Have you heard the news? Not only does the British Museum hold onto stolen property and refuses to give it back, but now it has loaned it out!
The stolen item, the monumental statue of a Greek river-god, Ilissos – part of the Parthenon marbles that Lord Elgin took from Athens two centuries ago – has gone to the State Hermitage Museum in St. Petersburg, Russia.
Neil MacGregor, director of the British Museum, told the press, “The British Museum is a museum of the world, for the world and nothing demonstrates this more than the loan of a Parthenon sculpture to the State Hermitage.”
To hear him tell it, the British Museum is the most generous lender in the world – with another country’s treasure, that is.
Well, if you feel that magnanimous, MacGregor, why not loan something your museum actually owns. http://zoomdune.com/article/art-who-owns-what
And why give anything to Russia? Why reward a country that invaded Ukraine and shot down the Malaysia Airlines flight that killed 298 people? After all, it’s not like the Hermitage goes without antiquities. The St. Petersburg treasure house has so many Greek and Roman statues, they fill 31 halls.
MacGregor’s answer: “The politics of both museums have been that the more chilly the politics between governments, the more important the relationship between museums.”
With that kind of logic, if MacGregor were museum director when Germany was run by Nazis, an Elgin Marble would have ended up in Hamburg Kunsthalle.
Naturally, the Greeks are outraged. Antonis Samaris, the Greek prime minister, said that the loan cancels out the Brits’ contention that the marbles couldn’t be moved:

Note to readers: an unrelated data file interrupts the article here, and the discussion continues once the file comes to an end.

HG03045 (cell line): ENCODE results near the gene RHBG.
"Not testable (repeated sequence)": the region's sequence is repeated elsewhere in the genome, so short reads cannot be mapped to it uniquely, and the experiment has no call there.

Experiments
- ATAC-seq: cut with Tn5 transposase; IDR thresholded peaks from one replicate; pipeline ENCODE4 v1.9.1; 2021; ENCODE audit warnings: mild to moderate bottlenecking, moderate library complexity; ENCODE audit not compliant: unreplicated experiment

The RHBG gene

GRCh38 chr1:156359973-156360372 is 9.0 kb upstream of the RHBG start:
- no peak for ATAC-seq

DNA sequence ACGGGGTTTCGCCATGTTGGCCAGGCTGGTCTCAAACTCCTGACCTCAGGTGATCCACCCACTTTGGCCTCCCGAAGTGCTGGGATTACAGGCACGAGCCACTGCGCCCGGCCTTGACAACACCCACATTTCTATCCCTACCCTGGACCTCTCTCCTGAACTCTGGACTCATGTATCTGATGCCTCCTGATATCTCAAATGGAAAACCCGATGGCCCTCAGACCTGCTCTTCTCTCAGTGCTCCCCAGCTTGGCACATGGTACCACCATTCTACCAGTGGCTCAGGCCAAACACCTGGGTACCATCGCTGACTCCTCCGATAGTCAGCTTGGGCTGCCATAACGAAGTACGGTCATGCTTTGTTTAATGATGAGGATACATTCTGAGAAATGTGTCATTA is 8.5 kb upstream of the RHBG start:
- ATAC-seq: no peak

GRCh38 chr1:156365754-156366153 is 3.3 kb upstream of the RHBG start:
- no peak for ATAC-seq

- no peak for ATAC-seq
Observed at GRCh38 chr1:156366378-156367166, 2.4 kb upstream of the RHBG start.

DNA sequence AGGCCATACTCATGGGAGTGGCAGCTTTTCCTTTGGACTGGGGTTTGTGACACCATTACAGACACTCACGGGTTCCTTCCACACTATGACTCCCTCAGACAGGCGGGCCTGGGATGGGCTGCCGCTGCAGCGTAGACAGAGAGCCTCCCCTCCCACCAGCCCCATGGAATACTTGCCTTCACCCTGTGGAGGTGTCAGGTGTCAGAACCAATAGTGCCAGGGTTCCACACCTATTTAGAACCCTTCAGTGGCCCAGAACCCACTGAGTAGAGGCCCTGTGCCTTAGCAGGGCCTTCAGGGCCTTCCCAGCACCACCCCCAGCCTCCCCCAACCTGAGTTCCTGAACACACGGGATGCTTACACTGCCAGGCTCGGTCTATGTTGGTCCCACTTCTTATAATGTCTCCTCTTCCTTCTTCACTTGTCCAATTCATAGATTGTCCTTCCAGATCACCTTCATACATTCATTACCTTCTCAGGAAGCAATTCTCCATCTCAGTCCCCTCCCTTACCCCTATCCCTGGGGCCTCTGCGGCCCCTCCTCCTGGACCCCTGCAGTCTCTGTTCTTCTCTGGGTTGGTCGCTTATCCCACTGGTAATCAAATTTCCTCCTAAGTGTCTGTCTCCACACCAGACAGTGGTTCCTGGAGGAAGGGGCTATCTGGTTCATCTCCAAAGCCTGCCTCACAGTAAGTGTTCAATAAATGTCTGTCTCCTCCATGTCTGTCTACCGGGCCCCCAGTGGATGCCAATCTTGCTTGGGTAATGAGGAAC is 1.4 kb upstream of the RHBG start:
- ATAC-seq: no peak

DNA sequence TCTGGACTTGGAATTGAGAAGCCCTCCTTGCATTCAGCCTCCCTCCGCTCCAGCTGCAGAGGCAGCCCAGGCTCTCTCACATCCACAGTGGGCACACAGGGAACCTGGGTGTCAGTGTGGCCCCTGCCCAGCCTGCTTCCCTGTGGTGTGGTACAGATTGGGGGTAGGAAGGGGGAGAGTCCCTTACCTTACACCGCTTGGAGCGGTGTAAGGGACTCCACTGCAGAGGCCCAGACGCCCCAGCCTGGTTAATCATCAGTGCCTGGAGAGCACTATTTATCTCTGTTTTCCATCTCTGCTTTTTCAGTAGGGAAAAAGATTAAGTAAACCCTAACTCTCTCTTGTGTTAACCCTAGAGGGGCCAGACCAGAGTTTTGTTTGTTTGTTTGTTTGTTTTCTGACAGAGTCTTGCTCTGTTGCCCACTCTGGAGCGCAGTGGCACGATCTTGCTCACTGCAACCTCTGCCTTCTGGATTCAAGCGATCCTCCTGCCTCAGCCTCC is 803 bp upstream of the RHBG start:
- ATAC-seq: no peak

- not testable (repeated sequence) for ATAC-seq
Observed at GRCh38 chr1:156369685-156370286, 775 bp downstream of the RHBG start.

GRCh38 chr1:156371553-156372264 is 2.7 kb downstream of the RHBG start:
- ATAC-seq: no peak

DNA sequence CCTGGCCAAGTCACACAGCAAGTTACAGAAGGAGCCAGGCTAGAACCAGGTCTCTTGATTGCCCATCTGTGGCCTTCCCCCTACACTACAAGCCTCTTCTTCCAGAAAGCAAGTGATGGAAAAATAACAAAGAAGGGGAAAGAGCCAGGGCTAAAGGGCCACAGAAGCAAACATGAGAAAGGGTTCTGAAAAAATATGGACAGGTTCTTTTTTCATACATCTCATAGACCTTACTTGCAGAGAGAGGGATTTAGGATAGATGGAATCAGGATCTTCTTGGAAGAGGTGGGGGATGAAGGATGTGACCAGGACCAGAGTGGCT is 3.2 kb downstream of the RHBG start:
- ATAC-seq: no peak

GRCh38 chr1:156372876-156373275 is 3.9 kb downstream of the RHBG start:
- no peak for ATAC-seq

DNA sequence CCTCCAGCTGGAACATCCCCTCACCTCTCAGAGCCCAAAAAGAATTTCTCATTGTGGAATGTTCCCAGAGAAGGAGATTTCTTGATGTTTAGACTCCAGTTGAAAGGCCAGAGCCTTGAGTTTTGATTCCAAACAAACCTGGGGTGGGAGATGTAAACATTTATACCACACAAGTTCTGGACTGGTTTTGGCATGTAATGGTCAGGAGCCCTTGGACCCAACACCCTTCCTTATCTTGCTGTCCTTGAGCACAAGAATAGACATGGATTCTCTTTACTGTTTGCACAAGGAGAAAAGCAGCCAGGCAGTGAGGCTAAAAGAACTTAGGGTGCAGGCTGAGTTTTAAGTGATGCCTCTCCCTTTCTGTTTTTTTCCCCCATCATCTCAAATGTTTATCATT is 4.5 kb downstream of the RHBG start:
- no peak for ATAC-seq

“The last British dogma about immovability has ceased to exist … the Parthenon and its sculptures were the object of pillage. We Greeks are identified with our history and culture which cannot be torn apart, loaned and ceded.”
Isolating one of the marbles is like separating the six figures in Rodin’s commemorative sculpture “the Burghers of Calais” – the heroes who volunteered to die to save the townspeople from slaughter following defeat to the British. (Those Brits get around, don’t they?)
Clearly, MacGregor doesn’t get it. Speaking to BBC Radio he said he hoped that Greece “will be very pleased that a huge new public can engage with the great achievements of ancient Greece. People who will never be able to come to Athens or London will now, here in Russia, understand something of those great achievements in Greek civilization.”
Here’s an idea for you, MacGregor. Now that you’ve sent a marble to another land, why not pack up the rest of them and send the lot back to the land it belongs to. http://zoomdune.com/article/the-cheekiness-of-the-british-museum